Francisco Goya; a Spanish Romantic painter and printmaker, portraitist to the Spanish nobility. Later, after a period of personal suffering, he is the painter of the dark collection: the ‘Black Paintings’, which has stemmed controversial opinion. While some find his surreal ‘Black Paintings’ subjects intriguing and revelatory, others deem them too grotesque to be placed on display; too unnerving for the general public to gaze upon. Despite these qualms, the collection is scheduled to be exhibited on high profile throughout 2019 at Madrid’s Padro museum, where many will find their eyes drawn to the likes of Saturn’s ghoulish eyes as he consumes the corpse of his son in Goya’s famous depiction of ‘Saturn Devouring his Child’.
To try to understand the psychology behind the pictures, it is important to note the personal circumstances under which Goya produced these disconcerting images; after contracting a severe and undiagnosed illness which subsequently left him deaf, drawn and introspected, he started to experiment with darker materials. The fourteen pieces that make up the ‘Black Paintings’ collection saw a darker chromatic range of ochres, browns, greys and blacks, as well as animalistic portraits of human bodies, deranged visages and a general sense of suffering.
animalistic portraits of human bodies, deranged visages
The fact that the content of these works is so unnerving helps to comfortably establish Goya’s place within the Gothic movement of the 18th Century. His paintings, although not intended for popular consumption, compliment the popular literature of the Gothic, which established a deeper interest into identifying the inner, darker and barbaric truth of humanity, aiming to shock and scare its audience. Nevertheless, to what extent Goya’s paintings are effective in accessing this dark underbelly of human existence is another matter.
As previously mentioned, the paintings in question were not intended for viewing by the general public. Painted on the walls of his own home, and never shared or discussed by the artist, it is unlikely that Goya ever imagined their commission for display in the Madrid Padro Museum. Therefore, although his works fit in very well with the Gothic theme of darkness and ghouls, it is not possible to assert his works with any sort of aim or objective that might usually be tagged onto Gothic works of literature. It is largely possible that his works did not intend to reveal some kind of inner, barbaric psyche influenced by the medieval Gothic trend at the time but were rather the mere artistic ramblings of an unstable and lonely man. Whether the paintings are effective, therefore, can only be decided upon by each individual that observes them; whether or not it instils enough of an emotional or psychological reaction to reveal a darker, inner truth to that particular person.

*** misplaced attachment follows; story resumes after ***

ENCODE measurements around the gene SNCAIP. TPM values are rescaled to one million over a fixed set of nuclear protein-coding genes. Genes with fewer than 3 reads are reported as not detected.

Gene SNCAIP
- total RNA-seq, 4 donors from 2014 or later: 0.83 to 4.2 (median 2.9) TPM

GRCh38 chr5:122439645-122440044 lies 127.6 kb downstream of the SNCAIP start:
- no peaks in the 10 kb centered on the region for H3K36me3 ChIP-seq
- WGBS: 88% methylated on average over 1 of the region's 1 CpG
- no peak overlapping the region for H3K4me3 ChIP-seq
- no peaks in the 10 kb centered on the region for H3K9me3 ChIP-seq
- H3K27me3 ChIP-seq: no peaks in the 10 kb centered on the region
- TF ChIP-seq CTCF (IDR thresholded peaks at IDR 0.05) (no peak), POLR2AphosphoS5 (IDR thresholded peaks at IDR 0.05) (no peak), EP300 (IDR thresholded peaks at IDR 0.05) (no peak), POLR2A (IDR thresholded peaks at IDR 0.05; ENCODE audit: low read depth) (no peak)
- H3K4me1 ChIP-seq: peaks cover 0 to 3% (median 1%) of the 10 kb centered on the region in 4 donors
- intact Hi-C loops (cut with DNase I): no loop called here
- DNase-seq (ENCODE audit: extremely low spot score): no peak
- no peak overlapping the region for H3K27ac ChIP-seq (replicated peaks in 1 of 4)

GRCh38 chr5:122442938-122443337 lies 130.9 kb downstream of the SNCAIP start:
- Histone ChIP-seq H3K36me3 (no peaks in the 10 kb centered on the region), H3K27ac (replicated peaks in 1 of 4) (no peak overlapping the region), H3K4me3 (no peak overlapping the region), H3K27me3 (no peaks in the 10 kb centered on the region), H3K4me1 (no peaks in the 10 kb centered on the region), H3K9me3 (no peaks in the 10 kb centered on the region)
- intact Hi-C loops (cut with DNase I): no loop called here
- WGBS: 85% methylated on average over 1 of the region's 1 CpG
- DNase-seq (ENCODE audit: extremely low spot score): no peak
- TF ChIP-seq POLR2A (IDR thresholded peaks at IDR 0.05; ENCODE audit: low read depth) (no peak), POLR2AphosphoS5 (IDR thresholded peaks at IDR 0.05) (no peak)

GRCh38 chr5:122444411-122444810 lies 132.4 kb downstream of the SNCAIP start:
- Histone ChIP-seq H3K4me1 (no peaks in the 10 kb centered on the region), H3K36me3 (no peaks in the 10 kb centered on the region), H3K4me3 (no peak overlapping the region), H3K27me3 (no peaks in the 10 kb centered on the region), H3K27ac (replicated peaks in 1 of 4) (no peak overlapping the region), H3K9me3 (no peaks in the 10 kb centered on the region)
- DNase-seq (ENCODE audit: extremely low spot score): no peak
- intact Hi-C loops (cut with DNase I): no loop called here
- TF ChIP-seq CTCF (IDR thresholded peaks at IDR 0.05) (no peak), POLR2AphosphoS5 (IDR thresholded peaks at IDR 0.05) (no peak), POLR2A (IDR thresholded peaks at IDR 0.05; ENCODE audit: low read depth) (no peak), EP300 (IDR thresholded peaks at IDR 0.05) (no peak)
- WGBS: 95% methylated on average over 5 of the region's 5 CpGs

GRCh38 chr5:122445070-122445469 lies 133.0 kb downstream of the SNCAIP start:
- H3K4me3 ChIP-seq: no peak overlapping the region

His paintings…compliment the popular literature of the Gothic
Just as the 18th Century consumed Gothic literature as a cheap thrill, the idea of needing a scare to jump out at us from our own mundane lives has advanced into horror and thriller films of the 21st Century. It is copiously arguable that we have become accustomed and, dare I say, numb to horrific images and ideas. This is not only prevalent in film culture, but also an increase in exposure to violent crimes, terrorism and war crimes. Our ability to cope with and distance ourselves from real-life horror has, most likely, grown over time due to increasing media that, in turn, increases our personal contact with such events. Considering this, Goya’s paintings may be deemed outdated, or no longer shocking to a modern-day audience, therefore rendering them less effective in daring us to take on our own introspection.
However, the aim of Gothic literature and art being to shock and unnerve, is still maintained as the aim of our popular interest in horror today. If this main goal, of wanting to be scared, wasn’t of interest to our population, then the current trend in Netflix Original Series which uncover the inner-workings of serial killers, such as the ‘Ted Bundy Tapes’ and ‘Abducted in Plain Sight’, wouldn’t be so prevalent. With this in mind, I believe Goya’s collection has every likelihood to be effective to a current, 21st Century observer, and the Padro museum exhibition will have plenty to offer for those looking to delve into the inner psyche of both Goya, and themselves.